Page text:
The Luxury of Disengagement: Fighting for Educational Justice in a Trump Presidency

“Our people have made the mistake of confusing the methods with the objectives. As long as we agree on objectives, we should never fall out with each other just because we believe in different methods, or tactics, or strategy.” -Malcolm X

Should social justice activists and educators engage policymakers in the Trump administration?

As educators hellbent on educational justice for our children and communities, the question is real. Even the remote idea of engaging with people who use the divisiveness of bigotry, misogyny, and racism is revolting. However, engaging doesn’t have to mean selling out, cowering, or bootlicking-it also means fighting, advocating, and agitating.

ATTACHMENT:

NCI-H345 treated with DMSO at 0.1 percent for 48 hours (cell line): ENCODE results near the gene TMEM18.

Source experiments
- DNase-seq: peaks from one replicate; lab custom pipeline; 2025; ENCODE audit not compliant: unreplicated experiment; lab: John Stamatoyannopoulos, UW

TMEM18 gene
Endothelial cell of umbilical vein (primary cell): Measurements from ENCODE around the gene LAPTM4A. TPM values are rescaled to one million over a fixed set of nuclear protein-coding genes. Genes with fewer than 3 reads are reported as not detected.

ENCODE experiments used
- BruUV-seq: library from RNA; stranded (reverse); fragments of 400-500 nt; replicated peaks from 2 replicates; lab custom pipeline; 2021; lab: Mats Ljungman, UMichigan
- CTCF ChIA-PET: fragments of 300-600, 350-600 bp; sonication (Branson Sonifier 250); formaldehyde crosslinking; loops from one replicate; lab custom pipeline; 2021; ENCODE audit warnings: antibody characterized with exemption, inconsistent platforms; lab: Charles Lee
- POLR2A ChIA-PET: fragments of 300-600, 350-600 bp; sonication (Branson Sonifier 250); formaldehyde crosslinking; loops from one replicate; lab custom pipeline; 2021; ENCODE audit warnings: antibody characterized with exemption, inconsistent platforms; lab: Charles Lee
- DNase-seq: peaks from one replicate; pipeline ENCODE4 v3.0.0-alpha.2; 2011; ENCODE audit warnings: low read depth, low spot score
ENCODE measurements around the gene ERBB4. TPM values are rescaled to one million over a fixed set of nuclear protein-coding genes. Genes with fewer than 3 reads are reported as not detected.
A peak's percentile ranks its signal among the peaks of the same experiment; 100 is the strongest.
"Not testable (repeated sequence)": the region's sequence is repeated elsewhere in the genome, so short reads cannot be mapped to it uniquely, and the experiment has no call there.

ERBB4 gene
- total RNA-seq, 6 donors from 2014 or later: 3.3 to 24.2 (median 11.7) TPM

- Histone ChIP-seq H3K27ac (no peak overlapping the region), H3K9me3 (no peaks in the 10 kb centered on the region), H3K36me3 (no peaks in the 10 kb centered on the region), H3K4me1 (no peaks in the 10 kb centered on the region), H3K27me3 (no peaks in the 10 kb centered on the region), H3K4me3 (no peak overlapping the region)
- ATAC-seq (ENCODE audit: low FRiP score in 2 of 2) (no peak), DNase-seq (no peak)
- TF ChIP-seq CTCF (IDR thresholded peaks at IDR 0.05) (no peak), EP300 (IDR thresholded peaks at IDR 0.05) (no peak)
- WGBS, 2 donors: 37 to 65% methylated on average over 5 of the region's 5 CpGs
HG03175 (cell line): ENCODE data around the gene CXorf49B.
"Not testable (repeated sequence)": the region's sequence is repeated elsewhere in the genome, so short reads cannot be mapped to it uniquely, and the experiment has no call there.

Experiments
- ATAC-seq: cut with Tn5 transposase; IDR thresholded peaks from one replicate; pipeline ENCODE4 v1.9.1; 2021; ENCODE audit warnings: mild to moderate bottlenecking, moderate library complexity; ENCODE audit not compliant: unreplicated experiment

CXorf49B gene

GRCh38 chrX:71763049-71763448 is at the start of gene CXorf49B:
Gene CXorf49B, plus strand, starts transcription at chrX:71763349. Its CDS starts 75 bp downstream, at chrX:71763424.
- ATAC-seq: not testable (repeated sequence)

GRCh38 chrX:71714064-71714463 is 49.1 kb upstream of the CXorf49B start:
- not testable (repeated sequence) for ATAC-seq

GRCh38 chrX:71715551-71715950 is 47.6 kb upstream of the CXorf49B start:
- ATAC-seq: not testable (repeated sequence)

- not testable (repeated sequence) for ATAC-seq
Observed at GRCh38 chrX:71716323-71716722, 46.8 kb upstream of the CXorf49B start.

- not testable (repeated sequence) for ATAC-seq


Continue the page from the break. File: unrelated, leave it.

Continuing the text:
For us, it certainly does not mean divorcing ourselves from our core beliefs, priorities, or not serving as the staunch advocates on behalf of, and, in partnership with, the best interests of our communities. We have been raised to speak truth to power, regardless of covert or overt bigotry, misogyny, and racism. We remain standard bearers for our communities.

While fraught with challenges, we cannot afford to avoid speaking the necessary unapologetic truth to power and trying everything we can to ensure our communities’ most precious investments—our students—are helped, and, at least, not harmed further. That can’t always be done from afar. Often, politics is hand-to-hand combat—up close, strategic, and with the endgame in mind. Educators, like other activists, fight the power and bring the noise to elevate our communities’ voices to anyone who has the power to enforce their will-and injustice- on America’s most vulnerable students.